Subscribe to CE
(It's free)

Go to Catholic Exchange homepage

  • Andrew James

    A good example of this is the use of soy products. I heard an advertisement recently for soy candles as a “green” alternative. Just yesterday I read some marketing materials for a “green company” printed with soy ink. What folks don’t realize is that Brazilian rainforests are being cleared primarily for growing soybeans to feed our cultures need to feel good about themselves.

  • http://catholichawk.tk PrairieHawk

    I have felt for years that recycling was of little benefit to anyone when you look at it from a purely personal standpoint. Considering the amount of time and effort it takes to sort materials and set them out separately from the garbage, and considering the amount of energy it takes to rinse bottles and cans with hot water–it seems to me that it’s not worth it, even before the materials make it to the recycling center.

    We need to remember that whatever solutions we come up with to environmental problems have to take us human beings into account. A “solution” that requires intense labor, energy, time, and frustration is simply not going to be effective for anyone. We need to be realistic about what we can and should do in this fallen world, a world that is waiting to be remade–kind of the ultimate recycling project. Trust in Jesus for all things, including our trash.

  • goral

    Yes, the down-cycling is also being done on the mental level to get us to believe the utter nonsense of the environmentalists.
    The green movement should have the watermelon as its symbol – green on the outside, red on the inside.
    The originators of these half-baked notions are for the most part ivy-league graduates who could not identify a carrot or root parsley by its greens and would be appalled and insulted if a sign was put on the toiled door – go green.
    It’s arrogance that translates into nice profits for all who are at the helm and in the cabin of Calypso.

  • aurit

    The “green” process does need an overhaul and standards should be established to determine if something is “green”. “Green” like beauty is in the eye of the beholder. Recycling does save on landfill space, but also uses chemicals. In different parts of the country a decision needs to be made indepedantly. Landfill space is a premium along the coasts, but we do have more room here in the Midwest. Solar is good for some southern states, but isn’t in the rest of the country. Wind is abundant on the plains, but you never see a windfarm in the City, it is always in the country/farmlands. Pushing for green is nearly always more costly. If it was cost effective, then private industry would be all green energy. If the government needs to have “incentives”, then you need to call into quesiton the rationale for the green energy drive. You also need to consider were your money is going. Should you invest in oil from the Mideast or should you invest in ethanol from the Midwest?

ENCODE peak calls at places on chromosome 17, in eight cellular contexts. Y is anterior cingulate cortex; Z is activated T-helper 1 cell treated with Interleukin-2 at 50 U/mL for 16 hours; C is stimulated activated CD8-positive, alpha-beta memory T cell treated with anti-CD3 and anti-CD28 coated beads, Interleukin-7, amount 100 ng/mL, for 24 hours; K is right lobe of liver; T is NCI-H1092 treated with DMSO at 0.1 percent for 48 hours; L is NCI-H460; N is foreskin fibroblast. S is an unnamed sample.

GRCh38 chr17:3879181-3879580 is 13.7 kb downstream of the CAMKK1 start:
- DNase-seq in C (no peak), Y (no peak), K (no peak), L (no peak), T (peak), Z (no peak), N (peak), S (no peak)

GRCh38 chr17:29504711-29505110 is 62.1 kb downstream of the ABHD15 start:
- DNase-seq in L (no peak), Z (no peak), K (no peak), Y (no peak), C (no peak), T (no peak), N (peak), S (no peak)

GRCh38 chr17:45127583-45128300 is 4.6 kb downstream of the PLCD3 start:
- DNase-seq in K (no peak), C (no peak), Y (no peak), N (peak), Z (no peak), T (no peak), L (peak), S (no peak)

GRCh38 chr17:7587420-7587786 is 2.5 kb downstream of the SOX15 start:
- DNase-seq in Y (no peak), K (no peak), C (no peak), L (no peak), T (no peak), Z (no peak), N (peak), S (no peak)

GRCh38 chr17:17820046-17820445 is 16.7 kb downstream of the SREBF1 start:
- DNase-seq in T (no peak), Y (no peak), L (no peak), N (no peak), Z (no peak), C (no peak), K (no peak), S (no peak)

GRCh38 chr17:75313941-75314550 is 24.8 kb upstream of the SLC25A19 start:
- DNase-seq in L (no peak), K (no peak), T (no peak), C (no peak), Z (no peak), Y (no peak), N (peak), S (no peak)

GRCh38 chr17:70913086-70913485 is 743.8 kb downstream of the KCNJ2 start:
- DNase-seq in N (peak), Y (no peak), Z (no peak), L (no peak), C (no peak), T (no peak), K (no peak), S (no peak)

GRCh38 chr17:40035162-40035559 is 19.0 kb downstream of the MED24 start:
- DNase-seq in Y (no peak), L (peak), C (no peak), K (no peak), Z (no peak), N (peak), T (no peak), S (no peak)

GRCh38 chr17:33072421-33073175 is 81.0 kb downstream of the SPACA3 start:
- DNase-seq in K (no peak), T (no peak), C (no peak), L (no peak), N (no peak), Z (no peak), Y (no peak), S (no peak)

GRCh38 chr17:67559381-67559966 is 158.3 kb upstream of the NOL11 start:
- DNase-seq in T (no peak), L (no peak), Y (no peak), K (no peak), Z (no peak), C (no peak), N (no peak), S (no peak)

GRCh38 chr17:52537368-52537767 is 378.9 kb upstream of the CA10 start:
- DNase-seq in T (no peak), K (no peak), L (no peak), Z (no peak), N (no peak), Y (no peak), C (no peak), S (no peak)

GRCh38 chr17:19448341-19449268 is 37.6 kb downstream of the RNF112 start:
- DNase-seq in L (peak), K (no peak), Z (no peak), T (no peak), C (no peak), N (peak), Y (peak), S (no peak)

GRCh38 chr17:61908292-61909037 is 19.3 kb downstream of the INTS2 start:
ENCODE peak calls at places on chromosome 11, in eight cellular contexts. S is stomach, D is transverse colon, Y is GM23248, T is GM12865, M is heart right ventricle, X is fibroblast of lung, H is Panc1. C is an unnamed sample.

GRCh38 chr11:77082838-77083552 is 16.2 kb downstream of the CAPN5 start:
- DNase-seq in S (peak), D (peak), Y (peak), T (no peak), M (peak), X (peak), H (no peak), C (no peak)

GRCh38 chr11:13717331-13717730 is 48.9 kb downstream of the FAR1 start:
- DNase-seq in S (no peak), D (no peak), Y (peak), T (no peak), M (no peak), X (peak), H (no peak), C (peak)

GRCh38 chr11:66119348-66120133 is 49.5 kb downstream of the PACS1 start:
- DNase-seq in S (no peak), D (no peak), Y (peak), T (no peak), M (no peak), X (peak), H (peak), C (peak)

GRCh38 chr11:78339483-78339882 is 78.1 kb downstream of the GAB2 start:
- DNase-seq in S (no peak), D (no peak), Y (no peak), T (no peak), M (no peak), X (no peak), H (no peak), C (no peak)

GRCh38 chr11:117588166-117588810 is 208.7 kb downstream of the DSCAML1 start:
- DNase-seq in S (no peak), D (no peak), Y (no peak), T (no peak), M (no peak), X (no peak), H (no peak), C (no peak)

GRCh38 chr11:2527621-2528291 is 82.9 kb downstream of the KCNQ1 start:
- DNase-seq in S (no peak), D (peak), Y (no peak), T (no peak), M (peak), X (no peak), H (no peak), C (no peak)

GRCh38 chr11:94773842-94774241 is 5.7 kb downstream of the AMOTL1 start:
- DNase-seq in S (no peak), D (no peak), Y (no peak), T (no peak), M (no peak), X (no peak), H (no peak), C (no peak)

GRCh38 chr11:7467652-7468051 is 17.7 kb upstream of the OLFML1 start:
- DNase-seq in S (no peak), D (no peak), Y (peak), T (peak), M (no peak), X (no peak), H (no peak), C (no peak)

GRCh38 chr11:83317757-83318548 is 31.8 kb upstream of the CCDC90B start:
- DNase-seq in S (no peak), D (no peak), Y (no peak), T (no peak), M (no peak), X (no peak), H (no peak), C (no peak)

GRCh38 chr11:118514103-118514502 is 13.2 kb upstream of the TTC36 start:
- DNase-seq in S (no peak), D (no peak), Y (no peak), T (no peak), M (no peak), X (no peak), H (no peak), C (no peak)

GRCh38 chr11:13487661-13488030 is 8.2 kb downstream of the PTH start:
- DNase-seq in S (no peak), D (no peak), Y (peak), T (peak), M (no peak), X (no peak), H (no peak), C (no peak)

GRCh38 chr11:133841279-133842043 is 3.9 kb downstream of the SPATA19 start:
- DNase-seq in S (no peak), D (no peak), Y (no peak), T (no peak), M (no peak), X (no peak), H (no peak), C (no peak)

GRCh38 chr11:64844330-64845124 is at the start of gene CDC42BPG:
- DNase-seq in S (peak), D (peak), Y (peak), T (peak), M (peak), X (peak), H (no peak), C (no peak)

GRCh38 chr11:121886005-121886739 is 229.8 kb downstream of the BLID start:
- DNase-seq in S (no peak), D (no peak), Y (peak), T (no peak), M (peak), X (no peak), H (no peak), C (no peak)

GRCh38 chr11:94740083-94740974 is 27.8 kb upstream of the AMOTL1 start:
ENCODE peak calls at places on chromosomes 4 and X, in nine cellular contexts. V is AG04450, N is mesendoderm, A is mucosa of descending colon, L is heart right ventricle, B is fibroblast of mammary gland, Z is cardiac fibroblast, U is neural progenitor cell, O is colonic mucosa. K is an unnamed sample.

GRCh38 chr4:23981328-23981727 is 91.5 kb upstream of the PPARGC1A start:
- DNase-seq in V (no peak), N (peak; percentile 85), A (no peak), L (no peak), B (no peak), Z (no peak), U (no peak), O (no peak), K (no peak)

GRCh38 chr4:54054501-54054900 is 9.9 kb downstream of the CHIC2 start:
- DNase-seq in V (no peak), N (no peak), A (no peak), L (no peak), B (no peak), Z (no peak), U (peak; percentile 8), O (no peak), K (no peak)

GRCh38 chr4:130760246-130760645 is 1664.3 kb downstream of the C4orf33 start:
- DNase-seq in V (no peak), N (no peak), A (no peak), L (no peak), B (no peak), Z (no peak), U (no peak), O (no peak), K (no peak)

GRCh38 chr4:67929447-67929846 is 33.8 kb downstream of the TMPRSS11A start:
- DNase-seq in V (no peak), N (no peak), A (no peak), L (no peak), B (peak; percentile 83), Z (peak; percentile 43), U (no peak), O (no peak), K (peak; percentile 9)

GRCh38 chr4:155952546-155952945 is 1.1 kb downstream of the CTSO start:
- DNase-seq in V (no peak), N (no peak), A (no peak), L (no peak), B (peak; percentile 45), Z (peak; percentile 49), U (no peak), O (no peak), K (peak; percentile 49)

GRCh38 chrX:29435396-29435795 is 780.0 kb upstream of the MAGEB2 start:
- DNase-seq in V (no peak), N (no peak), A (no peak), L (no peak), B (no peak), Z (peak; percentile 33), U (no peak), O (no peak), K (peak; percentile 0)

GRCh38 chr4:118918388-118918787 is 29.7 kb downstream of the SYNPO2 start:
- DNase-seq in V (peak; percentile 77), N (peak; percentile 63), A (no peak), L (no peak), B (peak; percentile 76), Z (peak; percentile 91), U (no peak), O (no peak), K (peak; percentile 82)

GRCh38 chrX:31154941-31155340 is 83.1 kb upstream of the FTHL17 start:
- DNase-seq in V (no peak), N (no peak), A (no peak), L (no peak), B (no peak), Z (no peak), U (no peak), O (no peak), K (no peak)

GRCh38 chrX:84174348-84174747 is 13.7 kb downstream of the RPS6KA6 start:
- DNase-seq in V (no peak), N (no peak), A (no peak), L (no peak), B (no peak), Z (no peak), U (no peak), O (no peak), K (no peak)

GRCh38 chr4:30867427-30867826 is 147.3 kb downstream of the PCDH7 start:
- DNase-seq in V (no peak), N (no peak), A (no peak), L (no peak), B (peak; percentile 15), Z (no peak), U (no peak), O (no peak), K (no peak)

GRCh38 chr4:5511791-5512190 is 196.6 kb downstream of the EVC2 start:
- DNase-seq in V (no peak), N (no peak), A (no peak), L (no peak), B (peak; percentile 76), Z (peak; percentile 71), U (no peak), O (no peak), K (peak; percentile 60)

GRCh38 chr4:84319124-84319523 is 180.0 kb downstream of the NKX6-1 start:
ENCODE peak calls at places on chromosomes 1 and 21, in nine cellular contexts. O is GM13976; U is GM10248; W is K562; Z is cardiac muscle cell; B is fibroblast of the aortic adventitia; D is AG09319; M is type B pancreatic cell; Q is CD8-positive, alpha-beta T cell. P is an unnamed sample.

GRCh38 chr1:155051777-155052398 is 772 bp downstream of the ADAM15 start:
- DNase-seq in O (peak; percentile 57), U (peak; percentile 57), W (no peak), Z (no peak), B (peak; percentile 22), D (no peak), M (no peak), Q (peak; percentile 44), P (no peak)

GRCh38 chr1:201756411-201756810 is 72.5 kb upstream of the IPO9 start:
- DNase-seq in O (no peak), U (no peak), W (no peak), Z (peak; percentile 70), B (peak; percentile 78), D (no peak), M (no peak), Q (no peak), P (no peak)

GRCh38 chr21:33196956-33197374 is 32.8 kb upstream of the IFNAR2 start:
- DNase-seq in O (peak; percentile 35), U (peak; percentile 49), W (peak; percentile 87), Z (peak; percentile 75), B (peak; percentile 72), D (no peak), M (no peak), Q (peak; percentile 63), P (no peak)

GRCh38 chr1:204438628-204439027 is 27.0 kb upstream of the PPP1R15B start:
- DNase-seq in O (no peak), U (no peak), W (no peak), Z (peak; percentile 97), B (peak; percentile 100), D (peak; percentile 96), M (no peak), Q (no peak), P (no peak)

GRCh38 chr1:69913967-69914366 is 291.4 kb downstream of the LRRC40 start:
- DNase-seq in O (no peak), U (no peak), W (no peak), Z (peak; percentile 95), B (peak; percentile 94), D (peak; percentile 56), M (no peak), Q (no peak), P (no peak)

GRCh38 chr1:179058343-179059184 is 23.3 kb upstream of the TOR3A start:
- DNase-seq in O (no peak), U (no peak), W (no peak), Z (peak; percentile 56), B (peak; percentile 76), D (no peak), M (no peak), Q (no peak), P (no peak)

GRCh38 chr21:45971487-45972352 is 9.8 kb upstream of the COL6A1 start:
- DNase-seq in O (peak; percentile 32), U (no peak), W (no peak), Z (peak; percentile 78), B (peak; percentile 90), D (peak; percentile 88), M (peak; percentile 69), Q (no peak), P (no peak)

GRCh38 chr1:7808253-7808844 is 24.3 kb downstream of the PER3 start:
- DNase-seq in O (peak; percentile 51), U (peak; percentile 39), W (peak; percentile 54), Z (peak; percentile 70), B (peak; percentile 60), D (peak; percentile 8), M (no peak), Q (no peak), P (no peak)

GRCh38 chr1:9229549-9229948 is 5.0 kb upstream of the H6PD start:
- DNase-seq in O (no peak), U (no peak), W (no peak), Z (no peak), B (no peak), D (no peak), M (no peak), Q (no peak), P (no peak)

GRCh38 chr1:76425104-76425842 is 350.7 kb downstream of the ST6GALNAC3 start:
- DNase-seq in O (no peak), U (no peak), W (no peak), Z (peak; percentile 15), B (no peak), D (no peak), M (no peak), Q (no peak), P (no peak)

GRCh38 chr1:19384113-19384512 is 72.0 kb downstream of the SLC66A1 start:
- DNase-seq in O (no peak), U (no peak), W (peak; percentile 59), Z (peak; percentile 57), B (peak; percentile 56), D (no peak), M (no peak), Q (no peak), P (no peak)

Bottom line, these discussions must occur and we as professionals in our industries must not let the environmentalists take sole charge. As recent as 30 years ago the condition of our environment was bad and we all were negligent. We never effectively made policy for sensible solutions and the environmentalists grabed the wheel and are now driving the car. We need to gain control and identify a resonable approach going forward.

  • c-kingsley

    I just heard today that Hawaii is planning to “switch to electric cars” ( http://www.findingdulcinea.com/news/Americas/2008/December/Hawaii-Plans-Switch-to-Electric-Cars.html ) as a way to make the state not dependent on imported oil.

    I wonder how they generate electricity in Hawaii?

    Electric cars are a way of moving pollution from the car to the power plant, and probably generating more pollution in the process. (You lose energy: when you burn fuel to run a generator, when you transmit power on a power line, when you charge a battery, and even when the battery sits idle, all before you make it do any useful work of moving the car.)

  • terrygeorge

    I think people on both sides of the issue are prone to be less than complete and accurate, less than truthful, to make their point. This article has an awfully low density of facts or references for the assertions it makes.

    You really want me to believe that recycling steel cans is no better than mining for mineral ore, transporting and processing the ore (or that rinsing cans is labor intensive!)? Seriously, have you ever seen a mine? Have you looked at or tasted the surface water at a place where mining occurred decades ago but it is still poison? I grew up in that kind of mess. Come on!

MENU